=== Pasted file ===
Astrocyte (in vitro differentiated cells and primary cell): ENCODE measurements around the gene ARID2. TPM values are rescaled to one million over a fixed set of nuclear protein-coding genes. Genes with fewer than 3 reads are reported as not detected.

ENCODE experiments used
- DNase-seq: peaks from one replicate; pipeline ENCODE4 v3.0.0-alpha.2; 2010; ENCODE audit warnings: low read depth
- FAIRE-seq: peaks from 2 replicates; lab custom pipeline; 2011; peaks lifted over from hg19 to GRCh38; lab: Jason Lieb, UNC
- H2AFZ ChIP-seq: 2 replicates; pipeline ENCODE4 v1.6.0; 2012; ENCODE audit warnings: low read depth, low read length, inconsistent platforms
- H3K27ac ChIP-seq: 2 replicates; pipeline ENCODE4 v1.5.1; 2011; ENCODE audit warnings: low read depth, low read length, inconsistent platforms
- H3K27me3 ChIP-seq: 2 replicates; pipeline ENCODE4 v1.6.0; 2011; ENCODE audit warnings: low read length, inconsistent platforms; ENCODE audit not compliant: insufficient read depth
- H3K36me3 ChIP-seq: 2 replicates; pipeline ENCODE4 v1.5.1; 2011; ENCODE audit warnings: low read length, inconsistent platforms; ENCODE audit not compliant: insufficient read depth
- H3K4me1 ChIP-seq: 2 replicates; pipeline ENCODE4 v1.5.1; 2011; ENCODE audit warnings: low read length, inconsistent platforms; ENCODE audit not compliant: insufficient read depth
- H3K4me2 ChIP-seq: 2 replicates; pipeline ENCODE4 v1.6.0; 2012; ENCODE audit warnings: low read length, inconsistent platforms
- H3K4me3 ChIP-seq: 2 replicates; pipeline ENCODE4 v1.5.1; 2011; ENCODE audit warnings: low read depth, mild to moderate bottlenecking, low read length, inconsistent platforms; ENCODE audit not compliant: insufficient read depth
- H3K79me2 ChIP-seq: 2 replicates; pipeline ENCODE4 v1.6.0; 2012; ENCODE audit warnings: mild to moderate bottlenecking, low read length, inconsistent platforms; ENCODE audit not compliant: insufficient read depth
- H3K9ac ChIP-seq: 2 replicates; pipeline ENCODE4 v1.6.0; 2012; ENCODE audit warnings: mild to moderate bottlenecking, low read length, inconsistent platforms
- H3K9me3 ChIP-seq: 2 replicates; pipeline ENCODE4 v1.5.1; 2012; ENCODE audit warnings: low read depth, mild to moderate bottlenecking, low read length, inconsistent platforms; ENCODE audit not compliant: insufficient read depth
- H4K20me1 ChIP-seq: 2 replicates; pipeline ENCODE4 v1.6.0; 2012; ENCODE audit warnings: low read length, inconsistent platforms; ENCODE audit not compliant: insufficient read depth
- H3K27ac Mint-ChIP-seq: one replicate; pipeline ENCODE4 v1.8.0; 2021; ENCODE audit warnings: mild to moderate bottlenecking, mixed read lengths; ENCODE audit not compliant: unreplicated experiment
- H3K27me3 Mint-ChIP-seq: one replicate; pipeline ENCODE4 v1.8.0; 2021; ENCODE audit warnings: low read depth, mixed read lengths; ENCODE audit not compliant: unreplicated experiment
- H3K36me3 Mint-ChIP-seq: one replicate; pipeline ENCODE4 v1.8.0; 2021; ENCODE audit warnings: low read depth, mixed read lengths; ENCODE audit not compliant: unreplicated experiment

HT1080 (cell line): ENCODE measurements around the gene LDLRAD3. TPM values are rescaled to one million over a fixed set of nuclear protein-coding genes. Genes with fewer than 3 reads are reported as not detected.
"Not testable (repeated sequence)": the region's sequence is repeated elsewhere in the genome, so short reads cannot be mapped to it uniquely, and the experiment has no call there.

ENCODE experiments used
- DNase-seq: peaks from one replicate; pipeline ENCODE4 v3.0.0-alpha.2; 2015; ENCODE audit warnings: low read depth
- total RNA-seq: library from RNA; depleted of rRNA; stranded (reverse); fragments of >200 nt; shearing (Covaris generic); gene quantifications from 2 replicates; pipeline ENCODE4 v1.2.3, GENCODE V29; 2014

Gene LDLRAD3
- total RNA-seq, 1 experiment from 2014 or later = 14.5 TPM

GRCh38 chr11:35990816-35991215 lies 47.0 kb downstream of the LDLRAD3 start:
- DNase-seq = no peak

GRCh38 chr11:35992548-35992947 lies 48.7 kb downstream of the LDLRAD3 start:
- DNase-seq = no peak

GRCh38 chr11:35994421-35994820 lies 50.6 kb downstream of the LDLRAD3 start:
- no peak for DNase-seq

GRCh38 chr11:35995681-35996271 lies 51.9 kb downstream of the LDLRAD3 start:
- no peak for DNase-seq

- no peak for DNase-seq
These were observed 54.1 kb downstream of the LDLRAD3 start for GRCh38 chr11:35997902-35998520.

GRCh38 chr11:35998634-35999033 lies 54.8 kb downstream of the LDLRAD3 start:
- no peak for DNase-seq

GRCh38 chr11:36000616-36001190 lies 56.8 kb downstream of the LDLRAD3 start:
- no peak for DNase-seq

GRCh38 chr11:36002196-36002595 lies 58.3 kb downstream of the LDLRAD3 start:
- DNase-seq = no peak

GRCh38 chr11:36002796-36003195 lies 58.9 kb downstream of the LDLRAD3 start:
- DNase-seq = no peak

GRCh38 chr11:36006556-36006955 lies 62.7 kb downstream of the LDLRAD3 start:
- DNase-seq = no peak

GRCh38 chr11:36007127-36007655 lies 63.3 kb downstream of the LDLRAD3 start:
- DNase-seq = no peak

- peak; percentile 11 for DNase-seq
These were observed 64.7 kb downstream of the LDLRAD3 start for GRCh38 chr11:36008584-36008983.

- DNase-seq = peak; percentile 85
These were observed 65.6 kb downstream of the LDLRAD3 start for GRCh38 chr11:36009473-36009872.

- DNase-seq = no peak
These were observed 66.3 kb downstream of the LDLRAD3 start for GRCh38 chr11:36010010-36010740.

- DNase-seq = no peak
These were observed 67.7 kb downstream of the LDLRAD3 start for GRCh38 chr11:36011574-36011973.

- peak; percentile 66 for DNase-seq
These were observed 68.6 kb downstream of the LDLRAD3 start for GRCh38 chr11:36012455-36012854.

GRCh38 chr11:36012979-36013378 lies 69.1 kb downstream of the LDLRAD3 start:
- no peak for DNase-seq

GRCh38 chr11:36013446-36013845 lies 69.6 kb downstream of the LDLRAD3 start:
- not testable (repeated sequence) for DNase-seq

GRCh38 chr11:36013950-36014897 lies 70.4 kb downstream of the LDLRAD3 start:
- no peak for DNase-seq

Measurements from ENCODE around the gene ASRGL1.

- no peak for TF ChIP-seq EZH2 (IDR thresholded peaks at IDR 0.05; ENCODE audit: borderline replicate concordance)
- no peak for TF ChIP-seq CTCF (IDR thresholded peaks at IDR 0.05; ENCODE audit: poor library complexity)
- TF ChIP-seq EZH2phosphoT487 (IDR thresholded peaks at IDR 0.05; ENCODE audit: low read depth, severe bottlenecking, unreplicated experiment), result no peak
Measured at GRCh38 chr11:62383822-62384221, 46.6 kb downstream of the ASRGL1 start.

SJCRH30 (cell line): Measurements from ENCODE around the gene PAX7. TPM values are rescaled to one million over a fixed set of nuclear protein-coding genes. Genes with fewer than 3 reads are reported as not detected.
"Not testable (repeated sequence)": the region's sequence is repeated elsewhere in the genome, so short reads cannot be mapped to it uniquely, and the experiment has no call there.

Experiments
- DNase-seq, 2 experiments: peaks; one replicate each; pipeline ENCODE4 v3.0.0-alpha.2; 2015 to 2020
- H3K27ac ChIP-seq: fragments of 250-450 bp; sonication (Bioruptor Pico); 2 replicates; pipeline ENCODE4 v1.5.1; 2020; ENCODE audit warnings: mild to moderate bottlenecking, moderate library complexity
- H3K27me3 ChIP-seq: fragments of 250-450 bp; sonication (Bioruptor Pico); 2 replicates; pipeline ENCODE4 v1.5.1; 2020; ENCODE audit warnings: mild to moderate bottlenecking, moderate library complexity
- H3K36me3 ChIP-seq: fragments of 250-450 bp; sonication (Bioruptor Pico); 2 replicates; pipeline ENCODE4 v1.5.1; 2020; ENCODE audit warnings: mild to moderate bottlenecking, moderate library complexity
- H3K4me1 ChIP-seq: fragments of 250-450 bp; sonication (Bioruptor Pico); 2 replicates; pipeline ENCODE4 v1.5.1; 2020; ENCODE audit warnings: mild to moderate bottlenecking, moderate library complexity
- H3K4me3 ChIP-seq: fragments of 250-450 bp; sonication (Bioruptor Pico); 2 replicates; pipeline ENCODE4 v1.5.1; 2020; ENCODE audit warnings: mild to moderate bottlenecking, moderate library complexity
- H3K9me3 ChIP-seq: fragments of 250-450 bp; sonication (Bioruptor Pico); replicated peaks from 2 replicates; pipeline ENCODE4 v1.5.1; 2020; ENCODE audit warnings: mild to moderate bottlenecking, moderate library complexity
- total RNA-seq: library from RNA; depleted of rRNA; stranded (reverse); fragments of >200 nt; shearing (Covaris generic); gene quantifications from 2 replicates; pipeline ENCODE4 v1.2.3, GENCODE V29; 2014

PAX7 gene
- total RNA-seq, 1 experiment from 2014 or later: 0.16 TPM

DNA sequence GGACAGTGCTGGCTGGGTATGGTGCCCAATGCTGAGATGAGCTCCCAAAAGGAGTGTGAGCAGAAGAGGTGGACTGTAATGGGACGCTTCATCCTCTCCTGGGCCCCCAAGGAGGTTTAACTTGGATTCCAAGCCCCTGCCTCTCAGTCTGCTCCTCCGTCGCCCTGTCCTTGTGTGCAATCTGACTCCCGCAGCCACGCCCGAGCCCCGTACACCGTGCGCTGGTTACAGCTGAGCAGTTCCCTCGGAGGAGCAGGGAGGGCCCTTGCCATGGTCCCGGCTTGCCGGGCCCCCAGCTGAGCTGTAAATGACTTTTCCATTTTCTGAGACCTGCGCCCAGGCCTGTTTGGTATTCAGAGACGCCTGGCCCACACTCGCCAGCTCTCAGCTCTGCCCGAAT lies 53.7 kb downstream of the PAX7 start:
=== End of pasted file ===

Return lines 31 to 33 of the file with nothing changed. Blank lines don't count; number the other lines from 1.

- no peak for DNase-seq

GRCh38 chr11:35995681-35996271 lies 51.9 kb downstream of the LDLRAD3 start:
- no peak for DNase-seq